W3C home > Mailing lists > Public > ietf-http-wg@w3.org > January to March 2016

Re: Working Group Last Call: draft-ietf-httpbis-http2-encryption-04

From: Julian Reschke <julian.reschke@gmx.de>
Date: Thu, 31 Mar 2016 08:54:33 +0200
To: Martin Thomson <martin.thomson@gmail.com>
Cc: Mark Nottingham <mnot@mnot.net>, HTTP WG <ietf-http-wg@w3.org>, Mike Bishop <Michael.Bishop@microsoft.com>
Message-ID: <56FCC9A9.1020603@gmx.de>
On 2016-03-31 02:42, Martin Thomson wrote:
> Thanks Julian,
>
> You can find this all on
> https://github.com/httpwg/http-extensions/pull/164.  Feel free to

Thanks, and...

> merge if you are happy and we can continue with the remaining changes.

...done.

> ...
>> 8.4.  Confusion Regarding Request Scheme
>> This section looks a bit unstructured. Paragraph 3 seems to restate what
>> Paragraph 1 already says.
>>
>> Paragraph 2 IMHO needs to be clearer: it refers to the protocol used to
>> perform the opp-sec-ed request, not the original one, right? FWIW, I still
>> think that the reasoning for this is weak (an HTTP/2 server stack might
>> suffer from the same problem), and thus should either be relaxed, or better
>> explained.
>
> I've restructured this and explained the distinction between discovery
> and use a little better, but I'm not going to change the fundamentals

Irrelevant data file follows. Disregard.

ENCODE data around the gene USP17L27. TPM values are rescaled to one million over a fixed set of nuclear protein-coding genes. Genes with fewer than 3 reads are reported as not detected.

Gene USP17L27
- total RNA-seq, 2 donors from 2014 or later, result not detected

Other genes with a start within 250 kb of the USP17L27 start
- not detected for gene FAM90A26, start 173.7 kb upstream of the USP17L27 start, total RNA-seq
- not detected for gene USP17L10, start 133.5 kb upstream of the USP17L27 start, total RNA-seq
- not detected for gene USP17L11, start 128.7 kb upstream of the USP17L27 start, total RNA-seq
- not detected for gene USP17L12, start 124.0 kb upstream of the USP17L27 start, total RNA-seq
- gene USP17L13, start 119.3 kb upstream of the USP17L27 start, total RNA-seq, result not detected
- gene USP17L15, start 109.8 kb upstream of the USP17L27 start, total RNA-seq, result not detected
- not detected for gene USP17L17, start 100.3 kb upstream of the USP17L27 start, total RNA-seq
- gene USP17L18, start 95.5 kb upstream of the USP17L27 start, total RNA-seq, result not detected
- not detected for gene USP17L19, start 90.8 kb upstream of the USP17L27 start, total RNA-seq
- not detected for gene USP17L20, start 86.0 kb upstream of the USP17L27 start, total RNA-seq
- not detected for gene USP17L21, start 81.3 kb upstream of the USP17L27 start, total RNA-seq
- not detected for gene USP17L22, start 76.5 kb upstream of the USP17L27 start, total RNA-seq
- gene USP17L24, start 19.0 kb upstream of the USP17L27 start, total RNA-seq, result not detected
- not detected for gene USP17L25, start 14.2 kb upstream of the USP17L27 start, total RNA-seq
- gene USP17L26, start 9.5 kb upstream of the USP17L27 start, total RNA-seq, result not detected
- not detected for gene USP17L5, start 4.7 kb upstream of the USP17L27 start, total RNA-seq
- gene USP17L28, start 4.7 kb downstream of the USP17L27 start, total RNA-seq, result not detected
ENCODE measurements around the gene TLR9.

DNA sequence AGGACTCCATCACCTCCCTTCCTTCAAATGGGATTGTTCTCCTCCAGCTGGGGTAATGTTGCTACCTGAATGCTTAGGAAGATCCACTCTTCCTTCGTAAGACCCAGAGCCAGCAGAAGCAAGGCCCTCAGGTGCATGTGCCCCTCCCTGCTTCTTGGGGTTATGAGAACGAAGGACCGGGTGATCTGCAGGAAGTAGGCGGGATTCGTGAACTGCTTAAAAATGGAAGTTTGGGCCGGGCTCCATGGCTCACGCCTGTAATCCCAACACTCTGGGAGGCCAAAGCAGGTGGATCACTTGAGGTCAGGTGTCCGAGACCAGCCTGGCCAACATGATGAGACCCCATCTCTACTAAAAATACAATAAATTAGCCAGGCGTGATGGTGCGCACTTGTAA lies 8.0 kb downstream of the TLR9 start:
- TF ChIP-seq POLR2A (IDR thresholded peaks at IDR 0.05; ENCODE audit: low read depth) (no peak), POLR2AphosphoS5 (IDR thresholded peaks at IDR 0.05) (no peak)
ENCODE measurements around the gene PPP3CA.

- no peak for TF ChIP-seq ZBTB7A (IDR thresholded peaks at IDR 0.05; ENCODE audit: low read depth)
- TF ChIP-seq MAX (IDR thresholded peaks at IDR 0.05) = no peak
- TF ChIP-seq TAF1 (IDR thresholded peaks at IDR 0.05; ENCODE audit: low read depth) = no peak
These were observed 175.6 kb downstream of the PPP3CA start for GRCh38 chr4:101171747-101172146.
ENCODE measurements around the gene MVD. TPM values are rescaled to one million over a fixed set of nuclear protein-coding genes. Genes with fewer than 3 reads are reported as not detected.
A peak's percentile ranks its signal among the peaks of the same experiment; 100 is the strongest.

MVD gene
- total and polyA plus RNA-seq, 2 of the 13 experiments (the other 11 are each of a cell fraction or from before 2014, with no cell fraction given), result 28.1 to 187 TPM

> here.  We've gone over that point a fair number of times already and I
> thought that we had reach some sort of pseudo-acceptable (if weak)
> compromise position on it.
> ...

With the latest changes, this now reads:

"Some HTTP/1.1 implementations use ambient signals to determine if a 
request is for an https resource. For example, implementations might 
look for TLS on the stack or a port number of 443. This is necessary in 
many cases because the most common form of an HTTP/1.1 request does not 
carry an explicit indication of the URI scheme. An implementation that 
is serving an opportunistically secured request SHOULD suppress these 
signals for http resources.

HTTP/1.1 MUST NOT be used to serve opportunistically secured requests. 
HTTP/1.1 can be used to discover an opportunistically secured 
alternative service."

The problem remains that this is not really specific to HTTP/1.1; for 
instance, code running inside Apache over HTTP/2 may have exactly the 
same problem (Stefan E. to confirm); so it's more a matter of HTTP 
server internal APIs, not the on-the-wire protocol.

I believe this needs to be rephrased to better explain the actual 
problem; and I also remain unconvinced that the conclusion wrt HTTP/1.1 
makes sense.

Best regards, Julian
Received on Thursday, 31 March 2016 06:55:09 UTC

This archive was generated by hypermail 2.3.1 : Thursday, 31 March 2016 06:55:13 UTC